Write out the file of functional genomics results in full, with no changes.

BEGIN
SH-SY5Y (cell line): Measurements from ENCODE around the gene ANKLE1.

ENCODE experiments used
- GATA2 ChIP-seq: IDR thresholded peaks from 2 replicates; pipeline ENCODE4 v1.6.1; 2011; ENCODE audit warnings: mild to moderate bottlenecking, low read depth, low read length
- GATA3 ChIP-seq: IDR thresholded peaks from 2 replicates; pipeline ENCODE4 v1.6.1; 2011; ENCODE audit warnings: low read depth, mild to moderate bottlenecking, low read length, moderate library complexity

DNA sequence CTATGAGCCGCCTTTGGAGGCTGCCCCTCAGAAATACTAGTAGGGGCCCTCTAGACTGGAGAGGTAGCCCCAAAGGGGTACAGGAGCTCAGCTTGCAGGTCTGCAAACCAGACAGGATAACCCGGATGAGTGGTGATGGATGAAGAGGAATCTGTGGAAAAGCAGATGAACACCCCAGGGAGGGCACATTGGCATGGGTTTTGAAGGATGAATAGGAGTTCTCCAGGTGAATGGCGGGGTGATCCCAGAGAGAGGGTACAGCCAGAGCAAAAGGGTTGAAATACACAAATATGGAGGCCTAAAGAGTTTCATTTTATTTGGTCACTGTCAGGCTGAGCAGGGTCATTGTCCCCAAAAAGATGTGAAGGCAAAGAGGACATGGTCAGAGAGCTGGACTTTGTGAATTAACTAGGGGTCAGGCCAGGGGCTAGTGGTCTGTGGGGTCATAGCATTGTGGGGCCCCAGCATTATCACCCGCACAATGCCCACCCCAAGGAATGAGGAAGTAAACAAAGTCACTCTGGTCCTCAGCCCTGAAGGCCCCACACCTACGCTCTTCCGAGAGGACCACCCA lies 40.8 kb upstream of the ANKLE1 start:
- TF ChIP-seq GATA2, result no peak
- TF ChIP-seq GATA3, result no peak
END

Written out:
SH-SY5Y (cell line): Measurements from ENCODE around the gene ANKLE1.

ENCODE experiments used
- GATA2 ChIP-seq: IDR thresholded peaks from 2 replicates; pipeline ENCODE4 v1.6.1; 2011; ENCODE audit warnings: mild to moderate bottlenecking, low read depth, low read length
- GATA3 ChIP-seq: IDR thresholded peaks from 2 replicates; pipeline ENCODE4 v1.6.1; 2011; ENCODE audit warnings: low read depth, mild to moderate bottlenecking, low read length, moderate library complexity

DNA sequence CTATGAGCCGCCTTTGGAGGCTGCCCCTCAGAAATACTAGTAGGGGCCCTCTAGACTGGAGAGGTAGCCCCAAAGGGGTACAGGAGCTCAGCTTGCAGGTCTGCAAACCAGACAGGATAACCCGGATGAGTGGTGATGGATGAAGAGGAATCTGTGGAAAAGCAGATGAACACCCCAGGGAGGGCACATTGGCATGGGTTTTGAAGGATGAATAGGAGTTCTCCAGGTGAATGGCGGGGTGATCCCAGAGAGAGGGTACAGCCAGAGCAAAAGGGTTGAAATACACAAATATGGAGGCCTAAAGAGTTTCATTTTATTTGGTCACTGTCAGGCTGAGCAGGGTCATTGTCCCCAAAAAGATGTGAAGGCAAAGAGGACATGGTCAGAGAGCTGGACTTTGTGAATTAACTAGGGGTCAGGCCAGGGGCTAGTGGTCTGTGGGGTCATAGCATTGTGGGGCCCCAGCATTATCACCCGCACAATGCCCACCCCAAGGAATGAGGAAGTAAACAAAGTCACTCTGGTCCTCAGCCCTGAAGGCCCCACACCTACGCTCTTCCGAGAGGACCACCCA lies 40.8 kb upstream of the ANKLE1 start:
- TF ChIP-seq GATA2, result no peak
- TF ChIP-seq GATA3, result no peak